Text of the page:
On that thought, however, Mojo’s is a really nice restaurant that wasn’t too expensive and had really great food. 


Barbados was life changing for me. The island is wonderful, the people are really nice, the fauna is incredible. Scuba diving in Barbados was for me, an amazing experience. 

I would definitely recommend it.

I saw so many sea turtles that I can’t even count. (more than 15 for sure and I was there for 1 week).


Red-footed Tortoises at the Barbados Wildlife Reserve
Red-footed Tortoises at the Barbados Wildlife Reserve. Photo courtesy of Elizabeth Morin

We went to Barbados Wildlife Reserve. It was a really nice adventure, we saw many land animals, such as the green monkey (the reserve is mostly for them).

We also did the Atlantis Submarine, which I don’t recommend, especially if you are a scuba diver. For the price, it’s not worth it (in my opinion).

A really nice activity is snorkeling in Barbados. You can either take a boat tour or just go from the beach. If you want to see sea turtles, I suggest you take the tour. 

We rented a car and did a tour of the island. We saw pop-star Rihanna’s house, Animal Flower cave, Cove Bay, Bath Beach and Bell Point. These were all nice viewpoints and nice things to see.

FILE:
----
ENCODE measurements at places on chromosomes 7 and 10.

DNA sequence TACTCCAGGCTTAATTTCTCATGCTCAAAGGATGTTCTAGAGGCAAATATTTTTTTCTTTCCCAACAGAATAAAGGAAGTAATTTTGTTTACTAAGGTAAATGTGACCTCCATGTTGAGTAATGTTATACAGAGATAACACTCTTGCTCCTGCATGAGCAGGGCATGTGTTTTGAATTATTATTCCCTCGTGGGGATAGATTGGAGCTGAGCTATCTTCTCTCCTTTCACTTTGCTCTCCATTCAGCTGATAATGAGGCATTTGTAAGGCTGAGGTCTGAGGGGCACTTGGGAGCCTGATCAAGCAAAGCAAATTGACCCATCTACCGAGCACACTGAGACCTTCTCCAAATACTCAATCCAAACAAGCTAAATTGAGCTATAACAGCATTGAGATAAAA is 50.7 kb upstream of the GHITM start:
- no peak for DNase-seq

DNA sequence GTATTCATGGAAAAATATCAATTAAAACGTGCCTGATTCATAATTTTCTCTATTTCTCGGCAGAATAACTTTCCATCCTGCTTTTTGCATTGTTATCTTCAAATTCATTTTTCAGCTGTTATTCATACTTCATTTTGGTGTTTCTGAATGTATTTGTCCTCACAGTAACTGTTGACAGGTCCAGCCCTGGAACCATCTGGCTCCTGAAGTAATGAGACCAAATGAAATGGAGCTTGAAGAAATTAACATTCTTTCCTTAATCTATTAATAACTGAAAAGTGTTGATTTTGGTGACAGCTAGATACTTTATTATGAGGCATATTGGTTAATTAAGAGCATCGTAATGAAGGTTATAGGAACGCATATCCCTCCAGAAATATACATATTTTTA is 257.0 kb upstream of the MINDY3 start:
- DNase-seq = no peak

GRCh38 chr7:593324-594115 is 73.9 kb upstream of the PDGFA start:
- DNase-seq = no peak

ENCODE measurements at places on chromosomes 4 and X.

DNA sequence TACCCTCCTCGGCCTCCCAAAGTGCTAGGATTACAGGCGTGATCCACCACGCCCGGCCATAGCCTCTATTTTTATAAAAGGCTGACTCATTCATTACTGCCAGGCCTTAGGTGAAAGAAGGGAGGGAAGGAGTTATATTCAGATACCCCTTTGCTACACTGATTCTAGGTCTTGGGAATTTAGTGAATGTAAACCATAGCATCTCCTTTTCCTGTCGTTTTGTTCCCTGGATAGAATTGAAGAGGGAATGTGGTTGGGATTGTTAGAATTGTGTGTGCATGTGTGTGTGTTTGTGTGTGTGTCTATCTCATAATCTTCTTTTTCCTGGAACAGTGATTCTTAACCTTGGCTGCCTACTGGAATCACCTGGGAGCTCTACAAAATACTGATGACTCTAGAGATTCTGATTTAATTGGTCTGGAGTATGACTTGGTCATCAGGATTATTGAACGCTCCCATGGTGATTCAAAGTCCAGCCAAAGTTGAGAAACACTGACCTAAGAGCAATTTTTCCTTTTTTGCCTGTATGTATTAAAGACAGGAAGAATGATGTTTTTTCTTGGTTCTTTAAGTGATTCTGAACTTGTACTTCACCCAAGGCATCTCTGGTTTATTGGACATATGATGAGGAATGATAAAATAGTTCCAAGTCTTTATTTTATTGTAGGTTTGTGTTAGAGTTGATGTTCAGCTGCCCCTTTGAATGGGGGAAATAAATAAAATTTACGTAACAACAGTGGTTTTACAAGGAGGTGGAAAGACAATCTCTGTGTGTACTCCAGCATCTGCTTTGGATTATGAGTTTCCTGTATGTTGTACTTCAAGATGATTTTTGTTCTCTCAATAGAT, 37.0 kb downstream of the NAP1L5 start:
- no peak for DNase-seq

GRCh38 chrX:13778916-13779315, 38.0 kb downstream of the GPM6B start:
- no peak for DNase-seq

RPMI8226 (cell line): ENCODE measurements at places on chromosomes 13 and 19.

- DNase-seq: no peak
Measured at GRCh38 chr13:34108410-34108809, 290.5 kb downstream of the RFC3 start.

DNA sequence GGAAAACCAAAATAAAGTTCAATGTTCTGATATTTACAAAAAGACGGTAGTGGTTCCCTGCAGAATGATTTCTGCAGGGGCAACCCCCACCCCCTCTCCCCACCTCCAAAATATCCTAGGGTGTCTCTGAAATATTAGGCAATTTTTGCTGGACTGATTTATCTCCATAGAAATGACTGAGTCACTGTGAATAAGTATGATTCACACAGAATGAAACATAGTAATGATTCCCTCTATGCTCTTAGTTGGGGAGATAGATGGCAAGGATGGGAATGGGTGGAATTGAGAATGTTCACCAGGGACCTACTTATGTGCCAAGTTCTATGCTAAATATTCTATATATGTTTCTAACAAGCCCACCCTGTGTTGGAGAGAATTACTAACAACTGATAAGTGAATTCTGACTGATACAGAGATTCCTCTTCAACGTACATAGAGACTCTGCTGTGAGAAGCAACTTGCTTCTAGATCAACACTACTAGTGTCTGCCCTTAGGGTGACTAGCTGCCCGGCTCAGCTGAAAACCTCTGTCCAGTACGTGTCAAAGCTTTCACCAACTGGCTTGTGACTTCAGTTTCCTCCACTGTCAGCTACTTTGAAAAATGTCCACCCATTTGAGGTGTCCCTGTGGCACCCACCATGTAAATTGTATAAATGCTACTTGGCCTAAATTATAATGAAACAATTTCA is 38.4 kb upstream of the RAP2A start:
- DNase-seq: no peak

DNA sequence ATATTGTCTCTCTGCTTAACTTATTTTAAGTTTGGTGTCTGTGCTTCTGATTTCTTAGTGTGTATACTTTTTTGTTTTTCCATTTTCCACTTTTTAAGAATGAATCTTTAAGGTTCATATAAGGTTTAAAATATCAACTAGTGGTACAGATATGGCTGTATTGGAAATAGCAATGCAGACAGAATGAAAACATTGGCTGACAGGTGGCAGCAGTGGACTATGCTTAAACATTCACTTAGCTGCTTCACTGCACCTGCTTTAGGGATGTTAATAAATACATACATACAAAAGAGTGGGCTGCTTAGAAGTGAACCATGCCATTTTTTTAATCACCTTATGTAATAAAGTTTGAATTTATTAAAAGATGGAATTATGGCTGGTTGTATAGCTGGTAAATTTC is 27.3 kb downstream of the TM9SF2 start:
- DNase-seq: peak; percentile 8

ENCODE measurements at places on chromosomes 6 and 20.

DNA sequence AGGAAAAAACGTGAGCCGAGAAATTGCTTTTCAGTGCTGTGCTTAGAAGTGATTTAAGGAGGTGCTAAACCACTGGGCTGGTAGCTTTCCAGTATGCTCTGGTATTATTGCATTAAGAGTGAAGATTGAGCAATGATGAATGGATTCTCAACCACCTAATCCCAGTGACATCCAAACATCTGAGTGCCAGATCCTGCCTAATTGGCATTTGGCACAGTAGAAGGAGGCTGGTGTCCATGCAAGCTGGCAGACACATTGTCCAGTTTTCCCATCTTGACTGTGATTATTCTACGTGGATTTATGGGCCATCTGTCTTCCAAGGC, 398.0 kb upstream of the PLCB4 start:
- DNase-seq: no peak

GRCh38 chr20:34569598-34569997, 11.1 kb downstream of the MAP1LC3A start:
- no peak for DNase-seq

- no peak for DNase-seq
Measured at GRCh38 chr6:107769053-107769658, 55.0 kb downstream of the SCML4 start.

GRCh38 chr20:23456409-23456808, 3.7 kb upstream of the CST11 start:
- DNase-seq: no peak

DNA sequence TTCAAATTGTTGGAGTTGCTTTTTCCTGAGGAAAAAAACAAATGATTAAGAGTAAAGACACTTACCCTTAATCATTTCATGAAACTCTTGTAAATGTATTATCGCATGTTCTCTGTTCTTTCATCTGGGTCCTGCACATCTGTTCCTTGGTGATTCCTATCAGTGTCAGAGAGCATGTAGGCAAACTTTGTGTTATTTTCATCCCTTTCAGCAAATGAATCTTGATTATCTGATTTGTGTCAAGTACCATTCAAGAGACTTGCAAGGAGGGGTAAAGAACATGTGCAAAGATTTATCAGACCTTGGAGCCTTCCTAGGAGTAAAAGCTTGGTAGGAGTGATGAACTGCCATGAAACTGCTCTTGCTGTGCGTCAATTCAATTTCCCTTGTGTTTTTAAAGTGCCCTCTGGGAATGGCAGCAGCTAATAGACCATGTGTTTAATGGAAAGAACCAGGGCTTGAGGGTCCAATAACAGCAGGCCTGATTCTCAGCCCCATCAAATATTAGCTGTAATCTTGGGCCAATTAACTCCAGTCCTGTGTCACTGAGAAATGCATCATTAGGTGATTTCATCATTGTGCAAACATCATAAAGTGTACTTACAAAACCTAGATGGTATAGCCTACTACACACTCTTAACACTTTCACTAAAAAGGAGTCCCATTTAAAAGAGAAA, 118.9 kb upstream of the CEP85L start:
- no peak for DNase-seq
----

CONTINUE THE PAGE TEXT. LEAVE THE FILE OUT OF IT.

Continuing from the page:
Oistin is really a nice place to visit and that is where the night life is. It also has a nice market. 

If I have one ultimate recommendation then it is to see Brownes Beach. It is one of the most beautiful beaches I have ever seen. It’s also a really great place to spend a day or two.

I started scuba diving in 2015 when I was 18. I am a PADI Divemaster and a TDI Helitrox CCR, OC deco procedures and cave diver. I like to mentor and advise new divers. Diving is for me, my sweet escape, and I like to share this feeling of calm and joy with others. I work in the Royal Canadian Air Force and volunteer with the St. John Ambulance as an Advanced First Aid Instructor. I dive as much as I can and my favorite fish is the Atlantic Wolffish, but I’m also a huge octopus fan!